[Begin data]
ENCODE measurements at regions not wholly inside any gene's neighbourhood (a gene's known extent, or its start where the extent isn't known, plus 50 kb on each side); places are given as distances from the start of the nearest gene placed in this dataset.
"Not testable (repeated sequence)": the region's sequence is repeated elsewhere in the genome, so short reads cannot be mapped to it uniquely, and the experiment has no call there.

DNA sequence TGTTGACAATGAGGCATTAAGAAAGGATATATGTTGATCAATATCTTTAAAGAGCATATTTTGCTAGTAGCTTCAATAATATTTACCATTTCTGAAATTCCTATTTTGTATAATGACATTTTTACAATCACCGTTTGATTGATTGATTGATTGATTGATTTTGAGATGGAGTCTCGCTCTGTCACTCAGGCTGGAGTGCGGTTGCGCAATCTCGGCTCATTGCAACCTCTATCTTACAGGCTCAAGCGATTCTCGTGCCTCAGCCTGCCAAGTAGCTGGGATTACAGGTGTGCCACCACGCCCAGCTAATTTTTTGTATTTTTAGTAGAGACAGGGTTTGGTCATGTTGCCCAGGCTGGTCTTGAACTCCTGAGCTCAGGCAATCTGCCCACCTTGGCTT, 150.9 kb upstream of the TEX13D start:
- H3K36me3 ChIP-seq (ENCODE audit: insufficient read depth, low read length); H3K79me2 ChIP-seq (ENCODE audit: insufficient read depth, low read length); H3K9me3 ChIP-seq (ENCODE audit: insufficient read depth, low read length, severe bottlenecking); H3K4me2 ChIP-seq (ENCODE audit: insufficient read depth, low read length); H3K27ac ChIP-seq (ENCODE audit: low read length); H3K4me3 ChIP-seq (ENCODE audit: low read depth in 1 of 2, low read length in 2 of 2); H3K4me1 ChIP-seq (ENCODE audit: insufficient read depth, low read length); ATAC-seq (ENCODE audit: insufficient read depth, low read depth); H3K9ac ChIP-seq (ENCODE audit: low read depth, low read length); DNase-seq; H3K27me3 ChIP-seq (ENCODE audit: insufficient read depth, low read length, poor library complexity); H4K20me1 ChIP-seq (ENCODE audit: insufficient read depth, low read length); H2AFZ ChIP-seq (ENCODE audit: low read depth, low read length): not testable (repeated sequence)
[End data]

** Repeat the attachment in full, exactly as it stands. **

ENCODE measurements at regions not wholly inside any gene's neighbourhood (a gene's known extent, or its start where the extent isn't known, plus 50 kb on each side); places are given as distances from the start of the nearest gene placed in this dataset.
"Not testable (repeated sequence)": the region's sequence is repeated elsewhere in the genome, so short reads cannot be mapped to it uniquely, and the experiment has no call there.

DNA sequence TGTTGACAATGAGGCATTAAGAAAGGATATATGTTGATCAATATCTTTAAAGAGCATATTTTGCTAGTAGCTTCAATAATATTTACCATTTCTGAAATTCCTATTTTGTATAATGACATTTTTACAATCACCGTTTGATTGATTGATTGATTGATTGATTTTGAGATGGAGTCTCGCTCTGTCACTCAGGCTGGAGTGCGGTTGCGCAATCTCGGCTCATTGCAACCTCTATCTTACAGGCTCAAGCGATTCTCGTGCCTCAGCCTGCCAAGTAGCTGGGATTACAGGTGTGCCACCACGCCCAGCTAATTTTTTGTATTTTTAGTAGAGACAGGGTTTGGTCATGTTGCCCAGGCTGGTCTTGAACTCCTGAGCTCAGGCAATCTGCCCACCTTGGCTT, 150.9 kb upstream of the TEX13D start:
- H3K36me3 ChIP-seq (ENCODE audit: insufficient read depth, low read length); H3K79me2 ChIP-seq (ENCODE audit: insufficient read depth, low read length); H3K9me3 ChIP-seq (ENCODE audit: insufficient read depth, low read length, severe bottlenecking); H3K4me2 ChIP-seq (ENCODE audit: insufficient read depth, low read length); H3K27ac ChIP-seq (ENCODE audit: low read length); H3K4me3 ChIP-seq (ENCODE audit: low read depth in 1 of 2, low read length in 2 of 2); H3K4me1 ChIP-seq (ENCODE audit: insufficient read depth, low read length); ATAC-seq (ENCODE audit: insufficient read depth, low read depth); H3K9ac ChIP-seq (ENCODE audit: low read depth, low read length); DNase-seq; H3K27me3 ChIP-seq (ENCODE audit: insufficient read depth, low read length, poor library complexity); H4K20me1 ChIP-seq (ENCODE audit: insufficient read depth, low read length); H2AFZ ChIP-seq (ENCODE audit: low read depth, low read length): not testable (repeated sequence)